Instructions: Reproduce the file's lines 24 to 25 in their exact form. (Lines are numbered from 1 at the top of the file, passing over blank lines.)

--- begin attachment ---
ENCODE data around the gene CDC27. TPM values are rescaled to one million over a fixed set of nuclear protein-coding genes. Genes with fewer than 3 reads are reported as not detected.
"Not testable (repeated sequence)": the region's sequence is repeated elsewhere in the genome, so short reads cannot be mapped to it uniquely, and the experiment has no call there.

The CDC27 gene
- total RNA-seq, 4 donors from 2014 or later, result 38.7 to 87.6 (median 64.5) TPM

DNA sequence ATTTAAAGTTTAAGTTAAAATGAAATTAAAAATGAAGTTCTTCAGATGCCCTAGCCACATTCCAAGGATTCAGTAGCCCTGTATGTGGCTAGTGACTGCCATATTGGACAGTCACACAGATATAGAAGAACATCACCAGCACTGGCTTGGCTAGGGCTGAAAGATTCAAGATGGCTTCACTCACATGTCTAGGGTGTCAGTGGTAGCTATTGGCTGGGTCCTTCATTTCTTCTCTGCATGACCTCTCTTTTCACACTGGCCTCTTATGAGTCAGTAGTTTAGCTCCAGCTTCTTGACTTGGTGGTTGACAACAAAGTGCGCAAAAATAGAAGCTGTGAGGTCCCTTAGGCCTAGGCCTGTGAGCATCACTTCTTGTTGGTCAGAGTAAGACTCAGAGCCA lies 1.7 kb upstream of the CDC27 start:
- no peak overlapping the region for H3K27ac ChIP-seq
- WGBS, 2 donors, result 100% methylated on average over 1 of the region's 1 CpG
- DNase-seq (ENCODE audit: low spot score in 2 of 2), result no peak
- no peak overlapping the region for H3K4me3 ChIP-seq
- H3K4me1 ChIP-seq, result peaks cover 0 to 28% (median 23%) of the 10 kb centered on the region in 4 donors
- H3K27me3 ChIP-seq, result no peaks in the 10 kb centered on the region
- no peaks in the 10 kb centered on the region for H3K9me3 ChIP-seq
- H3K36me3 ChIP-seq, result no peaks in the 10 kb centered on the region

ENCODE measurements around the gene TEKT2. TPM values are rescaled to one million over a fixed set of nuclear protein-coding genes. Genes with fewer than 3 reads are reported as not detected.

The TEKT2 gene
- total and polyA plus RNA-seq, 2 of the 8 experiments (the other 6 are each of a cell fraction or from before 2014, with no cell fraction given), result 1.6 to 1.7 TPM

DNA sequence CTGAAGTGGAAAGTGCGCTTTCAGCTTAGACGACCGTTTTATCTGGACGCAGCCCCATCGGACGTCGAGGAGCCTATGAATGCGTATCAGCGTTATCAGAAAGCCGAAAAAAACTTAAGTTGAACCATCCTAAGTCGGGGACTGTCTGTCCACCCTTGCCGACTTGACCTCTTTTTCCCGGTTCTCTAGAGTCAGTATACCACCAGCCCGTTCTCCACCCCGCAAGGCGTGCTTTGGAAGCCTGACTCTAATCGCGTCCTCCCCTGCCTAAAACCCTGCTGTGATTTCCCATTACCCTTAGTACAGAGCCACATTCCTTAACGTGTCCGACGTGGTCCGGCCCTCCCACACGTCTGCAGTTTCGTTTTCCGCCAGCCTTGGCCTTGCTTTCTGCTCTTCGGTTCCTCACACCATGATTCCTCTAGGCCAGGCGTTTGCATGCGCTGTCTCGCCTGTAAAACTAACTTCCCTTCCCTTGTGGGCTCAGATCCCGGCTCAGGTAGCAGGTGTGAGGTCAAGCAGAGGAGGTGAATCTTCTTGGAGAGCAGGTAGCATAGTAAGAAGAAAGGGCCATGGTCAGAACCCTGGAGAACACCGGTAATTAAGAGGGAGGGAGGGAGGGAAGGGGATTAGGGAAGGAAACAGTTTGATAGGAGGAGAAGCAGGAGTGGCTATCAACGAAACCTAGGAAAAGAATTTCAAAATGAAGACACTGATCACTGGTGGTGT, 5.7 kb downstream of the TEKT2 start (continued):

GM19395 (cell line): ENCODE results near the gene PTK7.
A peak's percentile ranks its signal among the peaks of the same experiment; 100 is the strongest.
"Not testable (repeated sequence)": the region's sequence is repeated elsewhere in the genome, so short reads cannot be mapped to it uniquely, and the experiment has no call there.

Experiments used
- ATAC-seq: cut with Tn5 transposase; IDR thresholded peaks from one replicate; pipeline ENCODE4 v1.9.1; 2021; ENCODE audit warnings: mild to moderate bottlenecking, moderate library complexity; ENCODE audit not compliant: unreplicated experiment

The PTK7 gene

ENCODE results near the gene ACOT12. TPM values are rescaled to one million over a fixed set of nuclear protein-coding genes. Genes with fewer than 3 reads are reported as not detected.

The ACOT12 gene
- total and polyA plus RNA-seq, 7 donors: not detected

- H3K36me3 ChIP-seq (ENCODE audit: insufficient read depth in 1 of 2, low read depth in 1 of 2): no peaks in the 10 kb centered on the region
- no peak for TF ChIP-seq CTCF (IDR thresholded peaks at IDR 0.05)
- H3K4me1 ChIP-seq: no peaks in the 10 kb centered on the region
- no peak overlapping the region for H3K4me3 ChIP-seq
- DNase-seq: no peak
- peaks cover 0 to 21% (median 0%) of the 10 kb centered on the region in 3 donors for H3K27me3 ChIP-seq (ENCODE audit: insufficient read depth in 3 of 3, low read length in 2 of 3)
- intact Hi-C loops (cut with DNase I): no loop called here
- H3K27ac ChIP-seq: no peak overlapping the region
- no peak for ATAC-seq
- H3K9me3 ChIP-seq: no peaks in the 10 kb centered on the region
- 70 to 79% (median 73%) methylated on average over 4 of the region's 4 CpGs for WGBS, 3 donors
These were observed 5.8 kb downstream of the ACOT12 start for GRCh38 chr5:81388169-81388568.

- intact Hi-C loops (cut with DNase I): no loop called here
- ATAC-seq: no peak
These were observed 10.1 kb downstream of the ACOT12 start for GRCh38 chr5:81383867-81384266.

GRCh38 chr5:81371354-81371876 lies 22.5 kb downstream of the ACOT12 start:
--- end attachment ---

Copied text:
ENCODE results near the gene ACOT12. TPM values are rescaled to one million over a fixed set of nuclear protein-coding genes. Genes with fewer than 3 reads are reported as not detected.

The ACOT12 gene